History may be repeating itself on opposite ends of rivalry
Early stages of Campbell’s tenure at Iowa State has a Ferentz feel to it. Will longevity follow?
Cyclone fans aren’t necessarily going to like this comparison, and Hawkeyes won’t exactly go out of their way to repeat it, either.
The Matt Campbell era at Iowa State is starting to look a lot like the craftsmanship of a certain head coach 130 miles southeast of Ames. That’s a credit to both Campbell and Kirk Ferentz, despite how partisan supporters feel about drawing parallels from this often-bitter rivalry.
Truth be told, we could use a little more unification in our society these days, right? Let’s see if I am able to explain myself without infuriating both sides.
In 2001, a then-46-year-old Ferentz had a “breakthrough” 7-5 season with a victory in the Alamo Bowl. That set the stage for a remarkable three-year run at Iowa, which resulted in three consecutive 10-win campaigns and Top-10 finishes — along with a flurry of NFL rumors.
Ferentz chose to stay with the Hawkeyes, crafting a Hall of Fame career here instead. Since 2004 — when his name hit a peak of sorts in pro circles and many were saying he should strike while the iron was hot because he couldn’t sustain success in Iowa City — Ferentz has a record of 124-75 with six bowl victories and nine seasons of eight wins or better (a full year in 2020 would have made it 10).
Campbell is still in the relatively early stages of his tenure at ISU, but we’re starting to see the same trajectory we did right around Year 4 or 5 of the Ferentz era. The Cyclones won their first-ever Big 12 regular-season championship, took the Fiesta Bowl, and finished in the Top-10 for the first time in school history — all in Campbell’s fifth season at the helm.
With 20 of 22 starters scheduled to return in 2021 — including eight all-conference performers — Iowa State will again be perched in the Top-10 this coming fall. Campbell’s staff has put the legwork into building depth and talent along both the offensive and defensive lines: staples for success and sustainability that Ferentz championed at Iowa when he first arrived. It took time and patience, but it became the Hawkeyes’ main identity — and still is to this day. Campbell prioritizes similar development in the trenches, and his program is now reaping the rewards accordingly.
The Campbell rumor mill will continue to churn well into 2022. Elite Div. I programs will want him. Professional franchises as well. Iowa fans were sweating out every job opening through Ferentz’s first decade in Iowa City. They soon came to realize Kirk meant what he said: he loved being a Hawkeye, and wasn’t interested in “bigger” or “better.” He wanted to make that happen at Kinnick Stadium.
Now Ferentz is 65 — an age, traditionally speaking, when coaching tenures are typically deteriorating. Instead, Iowa is enjoying arguably its best six-year stretch in program history: 53-21 overall and 35-17 in the Big Ten since 2015.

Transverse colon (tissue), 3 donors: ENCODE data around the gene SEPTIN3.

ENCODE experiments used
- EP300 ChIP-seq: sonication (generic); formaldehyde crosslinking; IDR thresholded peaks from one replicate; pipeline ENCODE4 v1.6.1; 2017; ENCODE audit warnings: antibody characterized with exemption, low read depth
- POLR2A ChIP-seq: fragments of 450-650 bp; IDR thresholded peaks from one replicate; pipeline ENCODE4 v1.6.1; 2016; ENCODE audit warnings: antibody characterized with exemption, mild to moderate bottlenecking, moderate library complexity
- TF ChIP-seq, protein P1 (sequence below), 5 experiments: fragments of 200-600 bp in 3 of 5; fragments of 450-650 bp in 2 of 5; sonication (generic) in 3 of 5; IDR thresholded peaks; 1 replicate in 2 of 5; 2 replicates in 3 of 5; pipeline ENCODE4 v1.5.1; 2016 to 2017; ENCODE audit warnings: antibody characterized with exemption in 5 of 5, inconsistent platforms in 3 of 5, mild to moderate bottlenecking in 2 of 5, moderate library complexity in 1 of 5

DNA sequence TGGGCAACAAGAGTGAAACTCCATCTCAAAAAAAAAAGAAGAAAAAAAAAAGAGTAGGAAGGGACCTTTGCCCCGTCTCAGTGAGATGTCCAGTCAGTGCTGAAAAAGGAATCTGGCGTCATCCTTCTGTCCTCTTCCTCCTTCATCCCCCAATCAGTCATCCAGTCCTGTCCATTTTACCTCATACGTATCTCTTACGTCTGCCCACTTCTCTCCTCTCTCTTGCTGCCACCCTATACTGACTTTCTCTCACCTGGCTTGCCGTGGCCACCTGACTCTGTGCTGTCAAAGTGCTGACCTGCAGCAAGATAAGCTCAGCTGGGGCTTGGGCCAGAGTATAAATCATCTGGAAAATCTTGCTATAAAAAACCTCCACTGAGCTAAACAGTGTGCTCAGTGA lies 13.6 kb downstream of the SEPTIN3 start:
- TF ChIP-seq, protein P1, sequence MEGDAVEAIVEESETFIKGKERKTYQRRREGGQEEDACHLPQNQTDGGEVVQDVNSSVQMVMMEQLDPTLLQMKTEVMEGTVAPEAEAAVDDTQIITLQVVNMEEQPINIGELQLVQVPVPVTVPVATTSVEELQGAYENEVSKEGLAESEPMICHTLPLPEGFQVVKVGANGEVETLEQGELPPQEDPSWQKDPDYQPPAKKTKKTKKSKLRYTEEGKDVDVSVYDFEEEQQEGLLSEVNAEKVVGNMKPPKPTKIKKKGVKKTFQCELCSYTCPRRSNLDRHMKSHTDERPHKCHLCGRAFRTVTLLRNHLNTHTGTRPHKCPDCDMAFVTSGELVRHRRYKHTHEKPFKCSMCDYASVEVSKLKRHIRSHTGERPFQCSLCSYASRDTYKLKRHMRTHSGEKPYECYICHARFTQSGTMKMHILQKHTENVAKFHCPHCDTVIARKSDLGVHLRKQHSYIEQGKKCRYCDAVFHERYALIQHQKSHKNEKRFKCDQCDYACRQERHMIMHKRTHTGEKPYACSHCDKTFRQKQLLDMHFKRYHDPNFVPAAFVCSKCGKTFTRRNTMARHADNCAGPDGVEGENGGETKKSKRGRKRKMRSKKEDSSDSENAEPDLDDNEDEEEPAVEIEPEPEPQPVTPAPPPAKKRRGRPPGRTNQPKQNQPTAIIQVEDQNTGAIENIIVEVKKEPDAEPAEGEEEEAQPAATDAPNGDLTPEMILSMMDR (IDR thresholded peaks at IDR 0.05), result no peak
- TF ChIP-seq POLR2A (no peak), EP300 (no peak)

Yet again, the “narrative” doesn’t apply to Ferentz, despite ostensibly being in twilight of his time on the sidelines.
Campbell may be at Notre Dame, or Ohio State, or in the NFL five years from now. Maybe less. Who knows.
Then again, he may be perfectly content with building more at Iowa State — and truly believe he has the support and resources to make the Cyclones a consistent, legitimate Top-20 program as a floor, rather than a ceiling.
Campbell recently tweeted, “so grateful for the commitment of so many to continue to want to build our program together. Our foundation has been built on Loyalty and Faithfulness and it will continue to be our guiding light. Humbled and Grateful to continue to lead to be different.”
Ferentz used to offers similar assurances back in 2002. Or ’03. Or ’04. Or ’09. Insecure Hawkeyes kept waiting for the other shoe to drop, and for Ferentz to parlay his success at Iowa into the perfect gig.
What they didn’t realize is that privately, Ferentz saw this as the perfect gig all along.
Campbell may believe the same about being a Cyclone. He’s already had a few opportunties to move on or “up.” But he seems firmly dedicated to ISU.
Maybe Ferentz and Campbell share more than just the arc of their respective careers in common. Campbell could very well be satisfied with calling Ames home, rather than a stepping stone.
If that happens — and we’re looking back years from now at a coach who won well over 60 percent of his games, multiple conference titles, sent dozens of players to the NFL, and established an entirely new standard of program success and expectations — a body of work similar to Ferentz would be unprecedented at Iowa State. The way he values dedication, sincerity and character, don’t be surprised if — again, like Ferentz — Campbell already found what he was looking for.
Eric Pratt is Sports Editor at The Messenger. Contact him via email at firstname.lastname@example.org, or on Twitter @ByEricPratt